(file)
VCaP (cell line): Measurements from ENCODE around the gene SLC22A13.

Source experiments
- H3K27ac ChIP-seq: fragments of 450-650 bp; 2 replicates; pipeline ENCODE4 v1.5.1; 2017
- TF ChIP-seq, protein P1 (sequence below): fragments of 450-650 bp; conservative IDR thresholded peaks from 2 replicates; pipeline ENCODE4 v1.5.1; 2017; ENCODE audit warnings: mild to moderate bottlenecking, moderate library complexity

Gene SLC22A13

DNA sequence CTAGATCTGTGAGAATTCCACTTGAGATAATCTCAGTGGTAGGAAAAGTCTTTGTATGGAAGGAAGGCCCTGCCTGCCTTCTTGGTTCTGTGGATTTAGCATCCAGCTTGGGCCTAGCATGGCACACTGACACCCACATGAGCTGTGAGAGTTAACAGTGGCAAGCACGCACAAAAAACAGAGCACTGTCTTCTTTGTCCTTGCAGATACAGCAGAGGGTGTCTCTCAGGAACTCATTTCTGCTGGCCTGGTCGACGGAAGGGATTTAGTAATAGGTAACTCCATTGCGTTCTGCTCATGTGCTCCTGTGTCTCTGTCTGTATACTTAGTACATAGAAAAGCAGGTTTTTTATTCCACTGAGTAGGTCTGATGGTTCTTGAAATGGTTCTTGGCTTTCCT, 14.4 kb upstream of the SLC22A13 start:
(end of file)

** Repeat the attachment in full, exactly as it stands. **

VCaP (cell line): Measurements from ENCODE around the gene SLC22A13.

Source experiments
- H3K27ac ChIP-seq: fragments of 450-650 bp; 2 replicates; pipeline ENCODE4 v1.5.1; 2017
- TF ChIP-seq, protein P1 (sequence below): fragments of 450-650 bp; conservative IDR thresholded peaks from 2 replicates; pipeline ENCODE4 v1.5.1; 2017; ENCODE audit warnings: mild to moderate bottlenecking, moderate library complexity

Gene SLC22A13

DNA sequence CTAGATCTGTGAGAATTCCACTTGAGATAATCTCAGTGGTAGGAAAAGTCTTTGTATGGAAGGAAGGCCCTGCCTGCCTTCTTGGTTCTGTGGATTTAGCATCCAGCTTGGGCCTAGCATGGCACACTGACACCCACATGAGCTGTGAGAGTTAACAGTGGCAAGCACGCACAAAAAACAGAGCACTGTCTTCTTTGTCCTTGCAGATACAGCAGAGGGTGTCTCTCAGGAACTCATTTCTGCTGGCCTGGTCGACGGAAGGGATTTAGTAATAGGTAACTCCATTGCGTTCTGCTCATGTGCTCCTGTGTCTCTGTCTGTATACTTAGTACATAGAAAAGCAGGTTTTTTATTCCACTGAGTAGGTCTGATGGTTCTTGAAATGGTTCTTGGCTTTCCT, 14.4 kb upstream of the SLC22A13 start: